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"If We Don't Do It Then Who?"

"If We Don't Do It, Then Who?" Page 2


A Ghanaian fireball of energy and enthusiasm, Easmon Otupiri spent the mid-1980s teaching poultry management to women in poor villages in northern Ghana. Otupiri delighted the village women with his sweet talk and easy manner. "I know every corner of the northern regions," he says. "And it gives me a lot of joy when the women recognize me and are happy to see me."

When a family planning campaign was launched in the area, the women balked at taking such personal advice from strangers. They wanted to hear the news from someone they trusted. So Otupiri took on the job, learned about public health and embarked on a new career.

Saddened by the fact that more than two out of ten children there do not make it to their fifth birthday, Otupiri soon focused on child survival and began educating the women about basic steps they could take to improve their children's health. In some villages, colostrum—initial breast milk rich in proteins and antibodies—was traditionally discarded because of its color. Otupiri persuaded them to abandon the practice. He also counseled the women about malnutrition (an underlying cause of many common illnesses), diarrheal diseases, malaria and respiratory infections. "When you help them, it makes a big difference in the whole family," says Otupiri. "When you teach them to manage uncomplicated malaria, it's a big input you make. If she can recognize it early then she can prevent it from becoming a more complicated case and even death. She can pass along that information to family and friends.

"If somebody has a lot of kids and I can help make a difference in that person's life, why not?" says Otupiri.

After earning graduate degrees in public health, Otupiri joined KNUST's School of Medical Sciences faculty. He's now earning a doctoral degree through a program that allows him to study at KNUST and the Bloomberg School, with Gates Institute support.

As a faculty member, Otupiri finds his greatest satisfaction in the MPH program's second semester when his graduate students visit district health centers (where many had worked before entering the program). "They come back and tell you, 'Wow, there's a lot going on that's wrong, that needs to be changed. We didn't see this before,'" he says. "When you get a few skills and competencies, you go back with a different eye."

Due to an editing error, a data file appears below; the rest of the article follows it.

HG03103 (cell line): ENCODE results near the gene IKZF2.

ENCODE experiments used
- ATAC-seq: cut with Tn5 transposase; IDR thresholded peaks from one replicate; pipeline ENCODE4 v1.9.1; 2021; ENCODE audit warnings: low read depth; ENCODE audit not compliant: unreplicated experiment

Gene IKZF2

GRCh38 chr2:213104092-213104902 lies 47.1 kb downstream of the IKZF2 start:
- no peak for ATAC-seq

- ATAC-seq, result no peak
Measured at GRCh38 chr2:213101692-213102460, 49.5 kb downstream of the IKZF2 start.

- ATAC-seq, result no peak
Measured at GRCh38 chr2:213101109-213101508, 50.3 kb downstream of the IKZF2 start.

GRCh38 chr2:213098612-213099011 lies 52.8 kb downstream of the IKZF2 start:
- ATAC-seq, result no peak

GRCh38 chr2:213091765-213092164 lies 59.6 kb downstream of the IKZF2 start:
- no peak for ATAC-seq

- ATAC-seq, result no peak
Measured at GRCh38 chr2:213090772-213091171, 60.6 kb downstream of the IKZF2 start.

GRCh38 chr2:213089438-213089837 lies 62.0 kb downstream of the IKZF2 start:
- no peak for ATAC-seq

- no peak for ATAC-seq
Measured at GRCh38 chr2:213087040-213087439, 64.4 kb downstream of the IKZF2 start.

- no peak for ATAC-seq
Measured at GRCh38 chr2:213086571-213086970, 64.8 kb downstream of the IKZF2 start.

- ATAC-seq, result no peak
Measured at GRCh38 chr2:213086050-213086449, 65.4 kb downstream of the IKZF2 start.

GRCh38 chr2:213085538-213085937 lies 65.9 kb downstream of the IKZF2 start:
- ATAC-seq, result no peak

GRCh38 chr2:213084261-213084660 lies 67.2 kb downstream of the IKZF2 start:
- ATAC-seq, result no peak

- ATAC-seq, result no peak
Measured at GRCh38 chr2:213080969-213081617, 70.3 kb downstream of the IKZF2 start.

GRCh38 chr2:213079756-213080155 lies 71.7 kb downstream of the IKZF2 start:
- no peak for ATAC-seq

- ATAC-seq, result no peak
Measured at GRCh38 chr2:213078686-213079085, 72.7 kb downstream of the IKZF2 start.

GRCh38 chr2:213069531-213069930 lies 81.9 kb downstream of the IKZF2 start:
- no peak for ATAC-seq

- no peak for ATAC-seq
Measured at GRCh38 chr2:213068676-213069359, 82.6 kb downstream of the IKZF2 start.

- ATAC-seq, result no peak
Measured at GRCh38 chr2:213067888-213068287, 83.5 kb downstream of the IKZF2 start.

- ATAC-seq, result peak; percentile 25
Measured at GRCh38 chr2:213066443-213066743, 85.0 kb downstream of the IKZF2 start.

Otupiri now shares his passionate inspiration with his graduate students and demands the same in return. He tells them, "We want managers who lead and not just manage. Take us somewhere. Take us to the Promised Land! Lead us there!"


In a breezy classroom at the University of Ghana's School of Public Health, the benefits of its partnership with the Gates Institute are already manifest. More than 30 new MPH students crowd Professor Fred Binka's course on the history of tropical diseases. Most are taking time from their jobs with the Ghana Health Service or other organizations. The students sit behind flat-screen monitors attached to new PCs linked to the Internet. (Previously, the UGSPH master's program had just a dozen students and 10 computers.)

Binka's booming voice fills the room as he announces the course will be interactive, and students are expected to contribute. He asks them to tell him the earliest reported instances of communicable diseases. One student says, "Edward Jenner and smallpox."

"No, Edward Jenner was recent," Binka says, adding that some of the classic stories of communicable disease are found in the Bible. He asks for the name of the Biblical general cured of leprosy. The students pause and think. "What? Are there no Christians here?" he asks, laughing. When a student raises his hand, Binka says, "Okay, there's a cardinal here. We can make you Pope, if you get it right."

The student correctly answers "Naaman." Binka discusses the dread disease for a moment or two, how lepers walked with a bell to warn healthy people away, how some lost limbs to the disease. Then he fires up his PowerPoint presentation and begins a discourse on the history of cholera by noting a recent outbreak in Ghana. (Binka is not only concerned about the history of disease, but the future. He's executive director of a non-profit research group called the INDEPTH Network. In April, the Bill and Melinda Gates Foundation awarded the group $17 million to assist with malaria drug and vaccine clinical trials.)

Traditionally, UGSPH and the other partner institutions offered a staid environment in which faculty lectured to students who dutifully took notes. That's largely changed now that faculty have visited the Bloomberg School. In Baltimore, the Ghanaians watched students question and challenge professors, make presentations, participate in group projects and meet individually with faculty. Back in Africa, courses that used to be heavy on theory now emphasize real-world problem-solving, practical solutions and collaborative work.

Course offerings have been expanded as well. Fifteen new courses on population and reproductive health alone were added in 2006 at UGSPH. And 12 new full-time faculty have been recruited to teach the graduate courses. Similar gains have been made at the other partner institutions.